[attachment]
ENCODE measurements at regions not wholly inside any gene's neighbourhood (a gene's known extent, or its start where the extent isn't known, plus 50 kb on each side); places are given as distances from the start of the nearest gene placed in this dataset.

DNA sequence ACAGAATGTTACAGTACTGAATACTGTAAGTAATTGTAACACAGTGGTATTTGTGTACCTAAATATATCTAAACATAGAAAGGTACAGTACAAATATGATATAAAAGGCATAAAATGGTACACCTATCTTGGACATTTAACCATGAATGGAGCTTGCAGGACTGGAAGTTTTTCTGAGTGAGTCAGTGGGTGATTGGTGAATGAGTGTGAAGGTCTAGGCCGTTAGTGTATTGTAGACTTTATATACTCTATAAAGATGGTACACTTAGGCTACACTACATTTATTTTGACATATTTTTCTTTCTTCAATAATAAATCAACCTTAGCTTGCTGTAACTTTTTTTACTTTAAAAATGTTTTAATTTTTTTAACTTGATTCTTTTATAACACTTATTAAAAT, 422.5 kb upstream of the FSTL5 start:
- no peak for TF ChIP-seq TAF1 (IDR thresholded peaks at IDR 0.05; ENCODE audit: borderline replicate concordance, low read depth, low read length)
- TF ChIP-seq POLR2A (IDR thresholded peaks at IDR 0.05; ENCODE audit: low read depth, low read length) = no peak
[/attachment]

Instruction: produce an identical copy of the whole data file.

ENCODE measurements at regions not wholly inside any gene's neighbourhood (a gene's known extent, or its start where the extent isn't known, plus 50 kb on each side); places are given as distances from the start of the nearest gene placed in this dataset.

DNA sequence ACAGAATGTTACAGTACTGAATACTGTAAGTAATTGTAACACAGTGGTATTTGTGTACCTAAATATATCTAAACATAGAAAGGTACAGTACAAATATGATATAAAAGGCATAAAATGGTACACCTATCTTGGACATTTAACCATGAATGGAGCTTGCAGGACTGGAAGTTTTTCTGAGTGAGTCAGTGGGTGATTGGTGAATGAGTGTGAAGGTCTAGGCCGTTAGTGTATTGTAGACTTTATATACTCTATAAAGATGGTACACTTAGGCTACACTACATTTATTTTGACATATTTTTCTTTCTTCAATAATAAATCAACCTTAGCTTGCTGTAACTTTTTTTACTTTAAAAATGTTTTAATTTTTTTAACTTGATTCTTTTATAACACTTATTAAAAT, 422.5 kb upstream of the FSTL5 start:
- no peak for TF ChIP-seq TAF1 (IDR thresholded peaks at IDR 0.05; ENCODE audit: borderline replicate concordance, low read depth, low read length)
- TF ChIP-seq POLR2A (IDR thresholded peaks at IDR 0.05; ENCODE audit: low read depth, low read length) = no peak